Question: If a peace officer witnesses a vehicle weaving slightly within its own lane of traffic, does this observation provide probable cause or reasonable suspicion for a traffic stop?
Quick answer: No, more evidence of either a traffic violation or erratic driving is needed to justify a stop.
Facts: A police officer stopped defendant Derrick Petway’s van after observing the van twice veer left onto the lane’s marked line within a 15-second period. The officer eventually arrested Petway for OVI and other misdemeanor crimes, but Petway moved to suppress the evidence of OVI based on an unconstitutional stop.
Why this case is important: The court found that the officer lacked probable cause to stop the van because the officer’s cruiser camera didn’t show that Petway committed a marked lane violation. The video showed only the van’s left tires briefly driving on the line dividing the lanes, but the van’s tires never passed into the neighboring lane. There was no reasonable suspicion for the stop, either, because Petway’s weaving was not substantial and couldn’t reasonably be characterized as jerky, unsafe, or erratic.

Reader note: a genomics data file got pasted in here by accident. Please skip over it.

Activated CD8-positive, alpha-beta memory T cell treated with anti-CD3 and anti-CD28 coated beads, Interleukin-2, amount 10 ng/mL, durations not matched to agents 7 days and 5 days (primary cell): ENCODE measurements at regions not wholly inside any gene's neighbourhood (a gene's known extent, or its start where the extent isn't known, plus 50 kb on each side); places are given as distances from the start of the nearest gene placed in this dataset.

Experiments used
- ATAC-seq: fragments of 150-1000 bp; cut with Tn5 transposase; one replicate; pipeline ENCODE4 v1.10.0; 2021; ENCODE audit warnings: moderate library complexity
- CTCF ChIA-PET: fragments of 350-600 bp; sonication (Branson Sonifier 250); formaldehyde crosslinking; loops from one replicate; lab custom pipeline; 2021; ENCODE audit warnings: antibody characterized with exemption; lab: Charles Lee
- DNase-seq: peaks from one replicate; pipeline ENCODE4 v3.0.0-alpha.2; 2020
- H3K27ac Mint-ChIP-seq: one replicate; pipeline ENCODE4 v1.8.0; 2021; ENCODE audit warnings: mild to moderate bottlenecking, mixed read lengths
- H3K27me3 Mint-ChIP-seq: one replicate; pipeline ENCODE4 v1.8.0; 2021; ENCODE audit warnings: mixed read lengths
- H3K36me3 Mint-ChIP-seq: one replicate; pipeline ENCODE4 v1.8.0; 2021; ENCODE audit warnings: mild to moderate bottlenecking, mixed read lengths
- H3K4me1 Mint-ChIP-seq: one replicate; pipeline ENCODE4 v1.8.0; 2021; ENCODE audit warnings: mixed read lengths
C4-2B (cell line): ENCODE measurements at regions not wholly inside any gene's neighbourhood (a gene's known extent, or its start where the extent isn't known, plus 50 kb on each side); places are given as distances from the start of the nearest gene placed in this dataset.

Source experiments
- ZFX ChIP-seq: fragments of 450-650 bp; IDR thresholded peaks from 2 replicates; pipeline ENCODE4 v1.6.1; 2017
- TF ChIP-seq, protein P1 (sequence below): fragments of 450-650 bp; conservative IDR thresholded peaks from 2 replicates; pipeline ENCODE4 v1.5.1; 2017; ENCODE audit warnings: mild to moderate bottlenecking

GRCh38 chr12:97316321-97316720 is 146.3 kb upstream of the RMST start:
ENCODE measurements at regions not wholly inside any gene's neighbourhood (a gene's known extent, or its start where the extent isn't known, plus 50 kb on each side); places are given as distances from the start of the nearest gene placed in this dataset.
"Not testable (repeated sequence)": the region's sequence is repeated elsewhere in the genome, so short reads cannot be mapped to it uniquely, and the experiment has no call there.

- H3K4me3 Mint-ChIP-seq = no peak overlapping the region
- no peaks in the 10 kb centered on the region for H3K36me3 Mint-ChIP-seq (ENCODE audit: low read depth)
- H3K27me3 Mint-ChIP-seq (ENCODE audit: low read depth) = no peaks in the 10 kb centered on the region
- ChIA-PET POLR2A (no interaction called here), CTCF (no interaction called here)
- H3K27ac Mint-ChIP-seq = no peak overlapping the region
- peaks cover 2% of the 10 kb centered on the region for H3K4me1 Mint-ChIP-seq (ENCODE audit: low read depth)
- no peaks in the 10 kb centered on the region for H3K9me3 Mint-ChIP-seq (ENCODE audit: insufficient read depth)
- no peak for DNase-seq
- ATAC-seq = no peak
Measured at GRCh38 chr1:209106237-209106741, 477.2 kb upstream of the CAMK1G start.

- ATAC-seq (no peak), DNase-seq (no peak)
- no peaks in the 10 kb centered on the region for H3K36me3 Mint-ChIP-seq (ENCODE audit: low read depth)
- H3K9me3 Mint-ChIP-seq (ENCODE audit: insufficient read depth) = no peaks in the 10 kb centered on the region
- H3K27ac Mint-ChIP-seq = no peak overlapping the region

Keep in mind: To make a constitutional traffic stop, you must have probable cause that a traffic offense has occurred or some indication of erratic driving to warrant an investigative stop based on reasonable suspicion. If there is only modest or minimal weaving in one’s lane alone, that is not enough to allow you to stop the vehicle.
Click here to read the entire opinion.